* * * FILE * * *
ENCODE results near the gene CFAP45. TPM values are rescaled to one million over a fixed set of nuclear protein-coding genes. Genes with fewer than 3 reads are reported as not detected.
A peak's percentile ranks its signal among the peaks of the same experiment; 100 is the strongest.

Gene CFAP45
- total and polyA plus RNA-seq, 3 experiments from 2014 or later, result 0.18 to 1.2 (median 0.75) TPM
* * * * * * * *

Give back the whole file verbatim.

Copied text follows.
ENCODE results near the gene CFAP45. TPM values are rescaled to one million over a fixed set of nuclear protein-coding genes. Genes with fewer than 3 reads are reported as not detected.
A peak's percentile ranks its signal among the peaks of the same experiment; 100 is the strongest.

Gene CFAP45
- total and polyA plus RNA-seq, 3 experiments from 2014 or later, result 0.18 to 1.2 (median 0.75) TPM